US bid to force foreign sell-offs

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The dispute over Dubai's proposed takeover of operations at five major US portswidened yesterday, as a top congressional Republican called for a law banning foreign ownership of infrastructure deemed "critical to national security".

If approved, the legislation being drafted by Duncan Hunter, the chairman of the House Armed Services Committee, would not only kill the £4bn deal by which DP World, owned by the United Arab Emirates government, would take over the British-owned P&O Ports that runs the ports. It would theoretically also require other foreign firms to sell-off holdings here in shipping, transport and other sectors.

Mr Hunter's move heightens the political difficulties of the White House, which has been forced to engineer a 45-day delay in the finalisation of the deal, as it faces a revolt by Republicans and Democrats on the issue.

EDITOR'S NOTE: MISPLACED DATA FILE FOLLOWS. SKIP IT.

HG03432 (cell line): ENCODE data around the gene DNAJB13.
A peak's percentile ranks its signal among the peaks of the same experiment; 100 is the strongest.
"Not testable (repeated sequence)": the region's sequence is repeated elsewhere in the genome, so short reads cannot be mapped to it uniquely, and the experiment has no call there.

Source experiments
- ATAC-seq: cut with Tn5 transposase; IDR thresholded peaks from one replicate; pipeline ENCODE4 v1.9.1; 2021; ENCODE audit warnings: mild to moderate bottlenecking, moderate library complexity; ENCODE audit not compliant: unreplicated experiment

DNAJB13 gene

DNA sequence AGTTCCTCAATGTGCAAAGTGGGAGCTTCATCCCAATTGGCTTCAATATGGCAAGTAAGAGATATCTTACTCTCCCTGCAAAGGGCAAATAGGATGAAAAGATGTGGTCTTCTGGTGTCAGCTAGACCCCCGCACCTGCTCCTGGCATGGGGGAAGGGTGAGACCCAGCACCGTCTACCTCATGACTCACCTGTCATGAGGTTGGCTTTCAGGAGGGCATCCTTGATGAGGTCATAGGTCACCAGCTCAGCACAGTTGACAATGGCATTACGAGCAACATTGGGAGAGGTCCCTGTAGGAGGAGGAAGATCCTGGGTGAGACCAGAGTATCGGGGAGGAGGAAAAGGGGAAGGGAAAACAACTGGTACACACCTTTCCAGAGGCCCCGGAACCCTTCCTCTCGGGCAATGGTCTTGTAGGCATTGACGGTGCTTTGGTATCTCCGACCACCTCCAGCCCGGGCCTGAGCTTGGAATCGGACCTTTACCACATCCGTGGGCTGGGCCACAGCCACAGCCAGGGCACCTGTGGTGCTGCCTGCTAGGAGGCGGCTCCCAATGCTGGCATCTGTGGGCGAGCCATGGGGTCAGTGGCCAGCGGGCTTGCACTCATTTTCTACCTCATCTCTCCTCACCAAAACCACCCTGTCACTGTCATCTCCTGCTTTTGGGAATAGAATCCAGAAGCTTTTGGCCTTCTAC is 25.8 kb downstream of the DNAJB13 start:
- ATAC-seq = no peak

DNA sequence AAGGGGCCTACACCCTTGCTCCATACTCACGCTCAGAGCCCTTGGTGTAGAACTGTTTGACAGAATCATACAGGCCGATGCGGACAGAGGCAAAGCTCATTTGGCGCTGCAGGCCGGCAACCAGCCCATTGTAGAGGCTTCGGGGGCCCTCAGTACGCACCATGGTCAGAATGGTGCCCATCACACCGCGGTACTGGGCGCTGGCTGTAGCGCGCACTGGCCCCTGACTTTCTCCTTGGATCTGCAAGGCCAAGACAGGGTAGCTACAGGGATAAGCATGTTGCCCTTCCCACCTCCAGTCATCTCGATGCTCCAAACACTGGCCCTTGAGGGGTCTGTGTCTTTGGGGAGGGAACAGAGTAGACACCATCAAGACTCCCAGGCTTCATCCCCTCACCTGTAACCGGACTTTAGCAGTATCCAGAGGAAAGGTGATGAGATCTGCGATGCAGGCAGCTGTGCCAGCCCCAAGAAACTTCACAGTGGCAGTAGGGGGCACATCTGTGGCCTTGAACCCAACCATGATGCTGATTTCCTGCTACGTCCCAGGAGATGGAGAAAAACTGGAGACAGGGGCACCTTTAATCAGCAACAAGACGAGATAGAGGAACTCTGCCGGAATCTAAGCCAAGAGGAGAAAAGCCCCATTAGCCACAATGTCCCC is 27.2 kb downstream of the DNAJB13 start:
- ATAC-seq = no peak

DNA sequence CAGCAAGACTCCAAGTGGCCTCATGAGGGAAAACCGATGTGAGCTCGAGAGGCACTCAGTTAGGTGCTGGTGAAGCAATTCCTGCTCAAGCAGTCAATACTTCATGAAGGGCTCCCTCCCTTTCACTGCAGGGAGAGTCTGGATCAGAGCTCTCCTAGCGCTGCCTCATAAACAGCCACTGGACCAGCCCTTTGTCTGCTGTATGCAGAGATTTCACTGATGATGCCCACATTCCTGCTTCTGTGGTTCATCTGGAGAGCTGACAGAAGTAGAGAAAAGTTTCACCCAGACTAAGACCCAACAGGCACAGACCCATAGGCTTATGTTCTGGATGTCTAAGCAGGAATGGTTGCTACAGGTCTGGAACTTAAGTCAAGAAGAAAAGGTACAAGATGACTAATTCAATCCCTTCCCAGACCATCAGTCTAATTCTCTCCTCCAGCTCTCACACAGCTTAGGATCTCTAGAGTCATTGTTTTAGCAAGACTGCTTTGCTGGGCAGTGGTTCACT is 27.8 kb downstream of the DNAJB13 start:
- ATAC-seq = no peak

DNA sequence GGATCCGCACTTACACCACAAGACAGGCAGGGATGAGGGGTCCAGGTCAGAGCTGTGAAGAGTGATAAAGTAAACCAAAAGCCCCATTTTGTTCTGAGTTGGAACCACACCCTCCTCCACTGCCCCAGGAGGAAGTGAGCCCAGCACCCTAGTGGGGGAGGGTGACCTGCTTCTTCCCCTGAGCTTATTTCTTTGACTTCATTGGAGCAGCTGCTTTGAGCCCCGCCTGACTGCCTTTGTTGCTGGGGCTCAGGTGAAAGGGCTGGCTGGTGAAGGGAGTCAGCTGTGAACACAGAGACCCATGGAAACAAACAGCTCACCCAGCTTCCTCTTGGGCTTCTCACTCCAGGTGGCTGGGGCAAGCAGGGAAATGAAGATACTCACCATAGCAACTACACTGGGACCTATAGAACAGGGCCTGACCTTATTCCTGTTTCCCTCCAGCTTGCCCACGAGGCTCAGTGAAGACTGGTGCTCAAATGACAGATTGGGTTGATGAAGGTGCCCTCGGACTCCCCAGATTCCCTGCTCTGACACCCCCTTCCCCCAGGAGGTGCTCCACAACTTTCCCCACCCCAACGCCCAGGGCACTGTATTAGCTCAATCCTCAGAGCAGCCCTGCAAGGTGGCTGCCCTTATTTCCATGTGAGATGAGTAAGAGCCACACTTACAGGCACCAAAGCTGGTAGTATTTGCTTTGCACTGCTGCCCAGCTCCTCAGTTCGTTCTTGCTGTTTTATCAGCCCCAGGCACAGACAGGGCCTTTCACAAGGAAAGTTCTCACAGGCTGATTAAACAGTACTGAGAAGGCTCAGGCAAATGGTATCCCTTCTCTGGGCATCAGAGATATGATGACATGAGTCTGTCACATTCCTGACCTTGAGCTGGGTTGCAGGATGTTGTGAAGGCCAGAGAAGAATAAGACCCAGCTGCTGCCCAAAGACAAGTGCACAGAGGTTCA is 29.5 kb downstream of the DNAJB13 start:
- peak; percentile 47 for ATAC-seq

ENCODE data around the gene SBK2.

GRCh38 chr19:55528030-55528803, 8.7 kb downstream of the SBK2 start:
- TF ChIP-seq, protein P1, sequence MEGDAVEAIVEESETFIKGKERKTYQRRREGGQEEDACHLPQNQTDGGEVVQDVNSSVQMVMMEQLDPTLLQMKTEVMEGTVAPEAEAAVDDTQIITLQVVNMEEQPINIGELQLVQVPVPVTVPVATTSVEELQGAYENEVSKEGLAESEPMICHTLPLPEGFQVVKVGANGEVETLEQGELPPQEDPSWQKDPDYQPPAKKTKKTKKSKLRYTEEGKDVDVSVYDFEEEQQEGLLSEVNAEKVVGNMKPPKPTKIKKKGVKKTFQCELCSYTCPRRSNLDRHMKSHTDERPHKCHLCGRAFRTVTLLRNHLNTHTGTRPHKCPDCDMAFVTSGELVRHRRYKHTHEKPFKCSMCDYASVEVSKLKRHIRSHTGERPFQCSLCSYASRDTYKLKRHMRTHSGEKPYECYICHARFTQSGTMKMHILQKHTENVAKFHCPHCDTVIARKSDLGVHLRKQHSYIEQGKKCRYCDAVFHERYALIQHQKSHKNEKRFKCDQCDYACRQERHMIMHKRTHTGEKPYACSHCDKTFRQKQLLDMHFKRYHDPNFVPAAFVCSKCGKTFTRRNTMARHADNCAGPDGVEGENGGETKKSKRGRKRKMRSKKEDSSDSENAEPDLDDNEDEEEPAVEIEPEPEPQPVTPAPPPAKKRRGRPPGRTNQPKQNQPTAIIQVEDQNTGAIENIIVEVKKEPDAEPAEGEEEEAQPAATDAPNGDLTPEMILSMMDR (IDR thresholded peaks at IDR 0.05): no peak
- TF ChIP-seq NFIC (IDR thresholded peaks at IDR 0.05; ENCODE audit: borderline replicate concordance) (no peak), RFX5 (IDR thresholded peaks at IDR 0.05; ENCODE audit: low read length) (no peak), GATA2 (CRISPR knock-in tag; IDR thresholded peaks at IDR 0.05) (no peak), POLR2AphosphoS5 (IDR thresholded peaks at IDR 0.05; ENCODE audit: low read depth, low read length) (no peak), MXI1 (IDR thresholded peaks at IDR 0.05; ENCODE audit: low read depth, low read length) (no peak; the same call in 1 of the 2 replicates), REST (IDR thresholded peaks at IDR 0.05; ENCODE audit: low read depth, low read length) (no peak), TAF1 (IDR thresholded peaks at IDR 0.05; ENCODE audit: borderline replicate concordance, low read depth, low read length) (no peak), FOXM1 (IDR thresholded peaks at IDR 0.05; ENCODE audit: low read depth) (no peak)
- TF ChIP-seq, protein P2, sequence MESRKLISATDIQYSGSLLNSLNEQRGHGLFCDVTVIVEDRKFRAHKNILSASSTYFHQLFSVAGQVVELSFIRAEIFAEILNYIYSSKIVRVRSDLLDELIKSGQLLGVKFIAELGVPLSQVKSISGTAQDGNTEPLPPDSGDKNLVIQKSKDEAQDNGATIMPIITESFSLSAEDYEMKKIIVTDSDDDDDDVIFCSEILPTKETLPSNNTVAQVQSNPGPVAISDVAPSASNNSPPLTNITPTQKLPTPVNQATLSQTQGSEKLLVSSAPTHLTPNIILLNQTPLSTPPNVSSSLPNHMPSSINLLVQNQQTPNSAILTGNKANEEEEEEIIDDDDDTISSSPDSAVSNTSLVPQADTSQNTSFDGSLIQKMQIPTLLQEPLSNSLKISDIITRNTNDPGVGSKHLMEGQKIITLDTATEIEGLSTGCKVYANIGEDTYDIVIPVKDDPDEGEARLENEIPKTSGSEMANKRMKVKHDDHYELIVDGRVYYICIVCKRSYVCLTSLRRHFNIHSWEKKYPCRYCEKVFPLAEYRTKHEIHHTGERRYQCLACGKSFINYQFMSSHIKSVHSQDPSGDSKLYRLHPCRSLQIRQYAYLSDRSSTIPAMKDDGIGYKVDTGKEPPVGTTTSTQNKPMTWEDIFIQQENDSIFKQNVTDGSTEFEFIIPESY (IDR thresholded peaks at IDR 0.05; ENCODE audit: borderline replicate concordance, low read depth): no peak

President George Bush has said he will veto any bill that blocks the takeover, warning such a step would send the worst possible signal to the Arab world. But Americans disapprove of the deal by a four to one margin, according to aUSA Today poll yesterday.

On Capitol Hill, 90 House members are co-sponsoring a separate Bill that would suspend the takeover. Similar pressures are growing in the Republican-controlled Senate. The US government review process that initially allowed the DP World deal "is no longer acceptable", said theRepublican senator Richard Shelby. "Everything in this country can't be for sale."